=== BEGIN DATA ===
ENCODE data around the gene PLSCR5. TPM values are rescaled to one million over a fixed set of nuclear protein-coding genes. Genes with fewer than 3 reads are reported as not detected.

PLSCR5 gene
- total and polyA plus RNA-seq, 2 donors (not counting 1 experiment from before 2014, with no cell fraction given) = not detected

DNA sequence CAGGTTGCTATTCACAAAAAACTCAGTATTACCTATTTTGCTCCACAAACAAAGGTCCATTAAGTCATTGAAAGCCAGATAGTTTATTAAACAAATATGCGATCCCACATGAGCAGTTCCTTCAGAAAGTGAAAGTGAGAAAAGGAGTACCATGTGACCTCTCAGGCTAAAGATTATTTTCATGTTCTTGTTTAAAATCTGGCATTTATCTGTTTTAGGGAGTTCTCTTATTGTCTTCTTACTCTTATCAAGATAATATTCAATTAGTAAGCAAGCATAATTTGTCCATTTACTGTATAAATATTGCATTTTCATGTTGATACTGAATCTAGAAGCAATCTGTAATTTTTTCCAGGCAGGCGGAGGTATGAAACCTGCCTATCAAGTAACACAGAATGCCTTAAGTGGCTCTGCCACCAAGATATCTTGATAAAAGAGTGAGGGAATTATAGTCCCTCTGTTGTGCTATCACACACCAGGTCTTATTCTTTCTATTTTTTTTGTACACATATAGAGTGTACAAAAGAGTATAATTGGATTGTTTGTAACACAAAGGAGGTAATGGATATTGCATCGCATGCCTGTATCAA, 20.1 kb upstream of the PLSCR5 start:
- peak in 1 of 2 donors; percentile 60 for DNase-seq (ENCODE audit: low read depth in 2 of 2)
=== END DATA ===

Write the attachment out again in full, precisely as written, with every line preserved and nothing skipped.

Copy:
ENCODE data around the gene PLSCR5. TPM values are rescaled to one million over a fixed set of nuclear protein-coding genes. Genes with fewer than 3 reads are reported as not detected.

PLSCR5 gene
- total and polyA plus RNA-seq, 2 donors (not counting 1 experiment from before 2014, with no cell fraction given) = not detected

DNA sequence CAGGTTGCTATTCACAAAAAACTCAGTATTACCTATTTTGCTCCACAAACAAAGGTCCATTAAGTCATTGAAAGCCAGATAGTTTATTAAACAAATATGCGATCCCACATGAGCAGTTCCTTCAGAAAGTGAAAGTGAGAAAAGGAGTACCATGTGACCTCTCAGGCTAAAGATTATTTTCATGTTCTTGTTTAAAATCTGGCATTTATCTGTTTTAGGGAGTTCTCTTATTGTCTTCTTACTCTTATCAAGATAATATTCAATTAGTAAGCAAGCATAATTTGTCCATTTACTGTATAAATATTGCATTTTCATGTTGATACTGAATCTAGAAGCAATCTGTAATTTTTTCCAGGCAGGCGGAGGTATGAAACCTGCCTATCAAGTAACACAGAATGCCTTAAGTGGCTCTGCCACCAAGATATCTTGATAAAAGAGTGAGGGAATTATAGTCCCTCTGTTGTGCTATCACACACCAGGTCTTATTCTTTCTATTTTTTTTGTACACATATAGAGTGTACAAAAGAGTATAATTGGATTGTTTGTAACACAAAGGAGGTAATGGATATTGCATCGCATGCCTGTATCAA, 20.1 kb upstream of the PLSCR5 start:
- peak in 1 of 2 donors; percentile 60 for DNase-seq (ENCODE audit: low read depth in 2 of 2)